This Greek word, which sounds like bah-sil-lay-uh. Occurs in the GNT (Greek New Testament) 162 times! It is clearly important!
It simply means kingdom. It is most often associated with the kingdom of God, or synonymously, the kingdom of heaven.
It is the same word Jesus uses in the model prayer, or Lord’s prayer, that he gives for the disciples (and us) to pray. “…your kingdom come, your will be done, on earth as it is in heaven.” (Matthew 6:10)
There is a fascinating narrative to be found as that word is traced throughout its New Testament usage. It first appears in the book of Matthew from the lips of John the Baptizer. He says, “Repent, for the kingdom of heaven is at hand!” (Matthew 3:2)
It is then used repeatedly by Jesus in his preaching and teaching, particularly during his Sermon on the Mount discourse. He also uses it to describe the commission he gives to the disciples and in the book of Acts, Luke tells us that the apostles obeyed Jesus’ sending and they proclaimed the good news of the kingdom.
Much of this “kingdom language” is about heaven. It is about who will and who will not enter in. The kingdom message proclaimed is anticipated in the monarchies of the Old Testament, realized in the kingship of Christ, and Christians are then made ambassadors for his kingdom until his triumphant return.
Today we have many kingdoms, we have national kingdoms, political kingdoms, theological kingdoms, and individual kingdoms. The difference is that the kingdom of God from Scripture is not about socio-economics. The kingdom of God is not restricted to a geographic zone or people group. Jesus makes this point clear when he says to Pilate that his kingdom is not of this world.
The kingdom of heaven is open, but it is hard to get into (Luke 18:25). In fact, 1 Corinthians 6:9-10 gives a list of those who will not take part in God’s heavenly kingdom,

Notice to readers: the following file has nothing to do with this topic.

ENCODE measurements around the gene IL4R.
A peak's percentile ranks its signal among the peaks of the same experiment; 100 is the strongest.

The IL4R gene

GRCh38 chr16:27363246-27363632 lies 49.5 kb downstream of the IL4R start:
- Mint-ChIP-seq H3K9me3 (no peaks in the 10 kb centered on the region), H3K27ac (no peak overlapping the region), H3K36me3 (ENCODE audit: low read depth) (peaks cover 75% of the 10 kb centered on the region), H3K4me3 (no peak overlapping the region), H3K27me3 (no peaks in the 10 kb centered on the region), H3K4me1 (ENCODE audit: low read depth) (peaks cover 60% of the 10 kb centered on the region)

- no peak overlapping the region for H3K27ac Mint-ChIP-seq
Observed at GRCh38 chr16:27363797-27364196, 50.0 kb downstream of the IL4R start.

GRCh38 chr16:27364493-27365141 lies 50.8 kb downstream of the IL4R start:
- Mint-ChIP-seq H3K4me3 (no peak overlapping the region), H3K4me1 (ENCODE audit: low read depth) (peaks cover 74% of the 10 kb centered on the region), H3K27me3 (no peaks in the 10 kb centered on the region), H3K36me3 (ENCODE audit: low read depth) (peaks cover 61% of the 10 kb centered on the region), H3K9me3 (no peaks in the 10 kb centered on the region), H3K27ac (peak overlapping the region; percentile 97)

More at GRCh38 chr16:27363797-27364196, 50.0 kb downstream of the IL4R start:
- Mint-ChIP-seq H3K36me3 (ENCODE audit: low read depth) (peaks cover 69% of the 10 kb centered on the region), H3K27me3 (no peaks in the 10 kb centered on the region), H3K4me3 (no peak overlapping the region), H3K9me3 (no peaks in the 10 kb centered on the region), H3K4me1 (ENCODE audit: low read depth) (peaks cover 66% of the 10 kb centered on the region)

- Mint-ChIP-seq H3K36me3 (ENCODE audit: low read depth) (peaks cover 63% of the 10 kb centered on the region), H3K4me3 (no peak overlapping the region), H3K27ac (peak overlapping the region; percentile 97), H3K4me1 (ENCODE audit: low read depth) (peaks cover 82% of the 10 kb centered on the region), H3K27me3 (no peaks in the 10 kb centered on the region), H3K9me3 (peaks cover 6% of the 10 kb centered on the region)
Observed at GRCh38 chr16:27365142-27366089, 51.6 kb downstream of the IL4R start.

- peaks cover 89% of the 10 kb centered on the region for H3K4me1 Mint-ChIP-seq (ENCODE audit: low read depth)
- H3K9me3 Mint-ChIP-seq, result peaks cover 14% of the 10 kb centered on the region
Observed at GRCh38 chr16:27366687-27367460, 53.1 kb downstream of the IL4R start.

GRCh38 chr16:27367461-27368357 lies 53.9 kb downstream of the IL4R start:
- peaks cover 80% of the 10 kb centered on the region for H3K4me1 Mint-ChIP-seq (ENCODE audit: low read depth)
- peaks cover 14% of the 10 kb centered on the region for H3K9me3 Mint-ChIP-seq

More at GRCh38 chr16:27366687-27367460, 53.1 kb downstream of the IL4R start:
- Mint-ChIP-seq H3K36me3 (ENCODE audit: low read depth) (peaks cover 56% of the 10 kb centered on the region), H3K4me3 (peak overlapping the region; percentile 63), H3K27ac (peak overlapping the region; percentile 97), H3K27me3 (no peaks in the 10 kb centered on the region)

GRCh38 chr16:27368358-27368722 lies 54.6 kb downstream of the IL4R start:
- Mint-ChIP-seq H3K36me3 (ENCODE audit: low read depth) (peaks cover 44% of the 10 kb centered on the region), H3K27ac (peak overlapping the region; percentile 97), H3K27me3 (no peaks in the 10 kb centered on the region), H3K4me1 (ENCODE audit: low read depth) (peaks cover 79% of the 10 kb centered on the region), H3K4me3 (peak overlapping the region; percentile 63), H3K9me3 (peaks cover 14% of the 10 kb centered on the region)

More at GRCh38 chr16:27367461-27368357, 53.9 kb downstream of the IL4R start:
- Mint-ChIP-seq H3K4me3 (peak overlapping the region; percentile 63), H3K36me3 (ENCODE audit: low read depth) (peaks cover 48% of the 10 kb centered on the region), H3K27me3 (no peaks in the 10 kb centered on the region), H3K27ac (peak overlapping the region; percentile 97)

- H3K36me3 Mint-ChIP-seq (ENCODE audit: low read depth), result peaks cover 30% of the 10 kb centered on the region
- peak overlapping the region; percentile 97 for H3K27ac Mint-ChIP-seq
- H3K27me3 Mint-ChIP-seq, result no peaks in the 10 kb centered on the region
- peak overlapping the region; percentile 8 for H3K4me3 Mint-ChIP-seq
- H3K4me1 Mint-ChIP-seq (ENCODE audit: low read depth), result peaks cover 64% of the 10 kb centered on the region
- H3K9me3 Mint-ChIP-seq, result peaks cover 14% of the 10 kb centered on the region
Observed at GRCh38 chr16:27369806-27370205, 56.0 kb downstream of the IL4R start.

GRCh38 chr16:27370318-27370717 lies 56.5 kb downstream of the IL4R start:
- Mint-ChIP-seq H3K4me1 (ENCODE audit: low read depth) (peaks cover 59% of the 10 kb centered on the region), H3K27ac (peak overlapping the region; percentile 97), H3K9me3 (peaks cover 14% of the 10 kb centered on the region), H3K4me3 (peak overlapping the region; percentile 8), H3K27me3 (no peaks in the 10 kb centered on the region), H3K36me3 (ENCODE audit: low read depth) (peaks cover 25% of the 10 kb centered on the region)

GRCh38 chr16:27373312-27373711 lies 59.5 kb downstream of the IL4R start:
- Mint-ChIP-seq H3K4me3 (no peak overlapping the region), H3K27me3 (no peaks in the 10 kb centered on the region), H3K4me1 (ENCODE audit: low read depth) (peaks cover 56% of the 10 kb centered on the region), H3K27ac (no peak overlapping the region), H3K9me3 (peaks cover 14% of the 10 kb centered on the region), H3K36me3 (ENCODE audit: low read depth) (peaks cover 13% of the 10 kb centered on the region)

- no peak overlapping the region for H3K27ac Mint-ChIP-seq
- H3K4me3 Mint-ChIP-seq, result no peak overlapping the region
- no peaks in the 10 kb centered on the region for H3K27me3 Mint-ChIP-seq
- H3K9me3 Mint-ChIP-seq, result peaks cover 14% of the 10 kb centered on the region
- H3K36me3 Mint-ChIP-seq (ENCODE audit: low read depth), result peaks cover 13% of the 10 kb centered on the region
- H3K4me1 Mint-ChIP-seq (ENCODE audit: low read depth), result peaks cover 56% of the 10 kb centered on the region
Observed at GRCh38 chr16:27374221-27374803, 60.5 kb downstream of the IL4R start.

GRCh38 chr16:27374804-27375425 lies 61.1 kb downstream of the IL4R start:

“Or do you not know that the unrighteous will not inherit the kingdom of God? Do not be deceived: neither the sexually immoral, nor idolaters, nor adulterers, nor men who practice homosexuality, nor thieves, nor the greedy, nor drunkards, nor revilers, nor swindlers will inherit the kingdom of God.”
Though admittance is restricted to those who obey God (Matt 7:21), it is not complex. Jesus even stated that a child may enter (Luke 18:16). The kingdom of heaven is made for citizens of heaven; and no one will be made a citizen of heaven who defies their king by disobeying his laws, by mocking his word, or by hating his people. Citizens of earth who ignore the realities of God’s kingdom will spend eternity in terror and unrelenting judgement because they thought the kingdom of heaven was nothing more than a myth, or preferred 100 years of pleasure to an eternity of joy.
The fact is, not one single person deserves to be a part of God’s heavenly kingdom. Humankind deserves judgment. We have worked hard for our place in hell and apart from the grace of God, we would all get exactly what we deserve.
And yet, Jesus died the death we deserved to offer us a seat at his heavenly table in his eternal kingdom filled with joy and delight. We have but to listen to what John the Baptist spoke, “Repent, for the kingdom of heaven is at hand!” Repent, trust in Jesus Christ alone for salvation, and live in obedience and fellowship with God and with his people.
Christians are indeed part of a kingdom that is not of this world. I pray that we will remember this fact and give up our quest for power and live our lives in pursuit of the kingdom of God.